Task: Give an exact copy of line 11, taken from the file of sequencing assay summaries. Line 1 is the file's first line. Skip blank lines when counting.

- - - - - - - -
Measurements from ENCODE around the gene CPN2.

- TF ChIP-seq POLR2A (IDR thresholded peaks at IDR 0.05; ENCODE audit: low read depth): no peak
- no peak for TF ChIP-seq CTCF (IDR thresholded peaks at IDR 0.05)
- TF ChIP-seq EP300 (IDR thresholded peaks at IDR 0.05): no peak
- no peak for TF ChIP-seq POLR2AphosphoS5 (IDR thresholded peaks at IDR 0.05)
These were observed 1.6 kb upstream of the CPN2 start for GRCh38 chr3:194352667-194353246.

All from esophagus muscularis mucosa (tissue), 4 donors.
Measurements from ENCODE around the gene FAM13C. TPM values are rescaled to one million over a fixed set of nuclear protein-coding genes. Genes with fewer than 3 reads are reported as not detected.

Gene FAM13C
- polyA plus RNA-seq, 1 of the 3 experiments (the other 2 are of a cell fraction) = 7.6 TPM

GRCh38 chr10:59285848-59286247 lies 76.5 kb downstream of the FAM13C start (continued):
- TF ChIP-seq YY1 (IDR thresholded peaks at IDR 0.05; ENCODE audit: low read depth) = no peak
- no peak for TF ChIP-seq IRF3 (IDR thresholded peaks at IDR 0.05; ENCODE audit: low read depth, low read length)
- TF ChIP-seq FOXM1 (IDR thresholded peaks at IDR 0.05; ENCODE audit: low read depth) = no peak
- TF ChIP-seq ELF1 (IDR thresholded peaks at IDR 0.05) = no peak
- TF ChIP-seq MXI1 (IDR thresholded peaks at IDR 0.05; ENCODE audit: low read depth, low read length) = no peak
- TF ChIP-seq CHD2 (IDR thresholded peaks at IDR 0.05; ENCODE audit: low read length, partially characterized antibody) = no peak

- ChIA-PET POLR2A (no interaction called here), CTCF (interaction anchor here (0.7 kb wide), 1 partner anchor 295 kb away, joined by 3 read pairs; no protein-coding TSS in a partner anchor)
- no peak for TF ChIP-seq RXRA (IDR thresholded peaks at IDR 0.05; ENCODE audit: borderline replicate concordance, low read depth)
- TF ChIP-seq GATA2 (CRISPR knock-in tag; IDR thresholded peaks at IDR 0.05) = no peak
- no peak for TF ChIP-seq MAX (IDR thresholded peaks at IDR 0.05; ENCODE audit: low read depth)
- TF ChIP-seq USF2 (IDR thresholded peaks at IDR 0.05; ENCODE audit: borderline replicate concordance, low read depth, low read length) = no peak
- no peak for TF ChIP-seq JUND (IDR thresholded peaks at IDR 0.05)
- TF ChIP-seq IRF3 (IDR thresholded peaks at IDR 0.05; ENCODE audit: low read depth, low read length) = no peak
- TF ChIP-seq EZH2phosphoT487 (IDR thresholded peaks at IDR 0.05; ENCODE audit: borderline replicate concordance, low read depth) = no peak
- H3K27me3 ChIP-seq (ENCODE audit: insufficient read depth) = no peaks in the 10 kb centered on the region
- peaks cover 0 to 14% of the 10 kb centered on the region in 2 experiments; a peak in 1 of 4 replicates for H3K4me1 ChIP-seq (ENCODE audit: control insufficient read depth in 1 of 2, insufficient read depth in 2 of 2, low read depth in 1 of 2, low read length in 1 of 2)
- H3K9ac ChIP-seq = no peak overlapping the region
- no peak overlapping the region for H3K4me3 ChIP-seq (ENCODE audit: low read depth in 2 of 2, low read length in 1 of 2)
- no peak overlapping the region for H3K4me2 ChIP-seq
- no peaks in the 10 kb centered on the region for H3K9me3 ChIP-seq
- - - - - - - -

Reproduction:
GRCh38 chr10:59285848-59286247 lies 76.5 kb downstream of the FAM13C start (continued):